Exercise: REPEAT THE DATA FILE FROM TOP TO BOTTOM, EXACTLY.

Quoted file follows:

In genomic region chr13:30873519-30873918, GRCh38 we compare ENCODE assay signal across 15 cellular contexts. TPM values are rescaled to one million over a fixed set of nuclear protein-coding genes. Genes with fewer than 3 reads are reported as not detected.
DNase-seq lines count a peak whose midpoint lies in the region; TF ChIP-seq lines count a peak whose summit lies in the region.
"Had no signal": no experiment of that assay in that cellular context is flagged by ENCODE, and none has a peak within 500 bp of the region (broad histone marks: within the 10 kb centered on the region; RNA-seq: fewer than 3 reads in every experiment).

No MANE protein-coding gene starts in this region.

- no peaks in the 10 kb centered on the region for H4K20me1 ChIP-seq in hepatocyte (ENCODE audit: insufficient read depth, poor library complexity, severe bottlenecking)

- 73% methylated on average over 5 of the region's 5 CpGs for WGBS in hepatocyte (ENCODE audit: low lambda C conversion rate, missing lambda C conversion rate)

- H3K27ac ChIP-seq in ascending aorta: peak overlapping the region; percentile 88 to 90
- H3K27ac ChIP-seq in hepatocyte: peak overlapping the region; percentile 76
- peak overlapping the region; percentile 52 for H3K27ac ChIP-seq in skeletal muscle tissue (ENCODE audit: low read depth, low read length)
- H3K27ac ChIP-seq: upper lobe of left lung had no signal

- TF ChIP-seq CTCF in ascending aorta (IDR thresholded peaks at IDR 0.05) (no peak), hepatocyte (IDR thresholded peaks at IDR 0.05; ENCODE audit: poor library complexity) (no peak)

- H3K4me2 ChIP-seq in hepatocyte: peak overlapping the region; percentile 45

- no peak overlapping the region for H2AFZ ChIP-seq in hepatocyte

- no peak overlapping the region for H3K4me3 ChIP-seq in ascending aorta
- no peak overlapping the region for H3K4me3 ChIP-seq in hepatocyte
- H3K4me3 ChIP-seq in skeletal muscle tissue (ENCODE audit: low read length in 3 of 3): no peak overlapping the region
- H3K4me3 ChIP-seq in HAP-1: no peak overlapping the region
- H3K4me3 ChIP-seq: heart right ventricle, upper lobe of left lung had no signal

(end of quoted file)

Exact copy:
In genomic region chr13:30873519-30873918, GRCh38 we compare ENCODE assay signal across 15 cellular contexts. TPM values are rescaled to one million over a fixed set of nuclear protein-coding genes. Genes with fewer than 3 reads are reported as not detected.
DNase-seq lines count a peak whose midpoint lies in the region; TF ChIP-seq lines count a peak whose summit lies in the region.
"Had no signal": no experiment of that assay in that cellular context is flagged by ENCODE, and none has a peak within 500 bp of the region (broad histone marks: within the 10 kb centered on the region; RNA-seq: fewer than 3 reads in every experiment).

No MANE protein-coding gene starts in this region.

- no peaks in the 10 kb centered on the region for H4K20me1 ChIP-seq in hepatocyte (ENCODE audit: insufficient read depth, poor library complexity, severe bottlenecking)

- 73% methylated on average over 5 of the region's 5 CpGs for WGBS in hepatocyte (ENCODE audit: low lambda C conversion rate, missing lambda C conversion rate)

- H3K27ac ChIP-seq in ascending aorta: peak overlapping the region; percentile 88 to 90
- H3K27ac ChIP-seq in hepatocyte: peak overlapping the region; percentile 76
- peak overlapping the region; percentile 52 for H3K27ac ChIP-seq in skeletal muscle tissue (ENCODE audit: low read depth, low read length)
- H3K27ac ChIP-seq: upper lobe of left lung had no signal

- TF ChIP-seq CTCF in ascending aorta (IDR thresholded peaks at IDR 0.05) (no peak), hepatocyte (IDR thresholded peaks at IDR 0.05; ENCODE audit: poor library complexity) (no peak)

- H3K4me2 ChIP-seq in hepatocyte: peak overlapping the region; percentile 45

- no peak overlapping the region for H2AFZ ChIP-seq in hepatocyte

- no peak overlapping the region for H3K4me3 ChIP-seq in ascending aorta
- no peak overlapping the region for H3K4me3 ChIP-seq in hepatocyte
- H3K4me3 ChIP-seq in skeletal muscle tissue (ENCODE audit: low read length in 3 of 3): no peak overlapping the region
- H3K4me3 ChIP-seq in HAP-1: no peak overlapping the region
- H3K4me3 ChIP-seq: heart right ventricle, upper lobe of left lung had no signal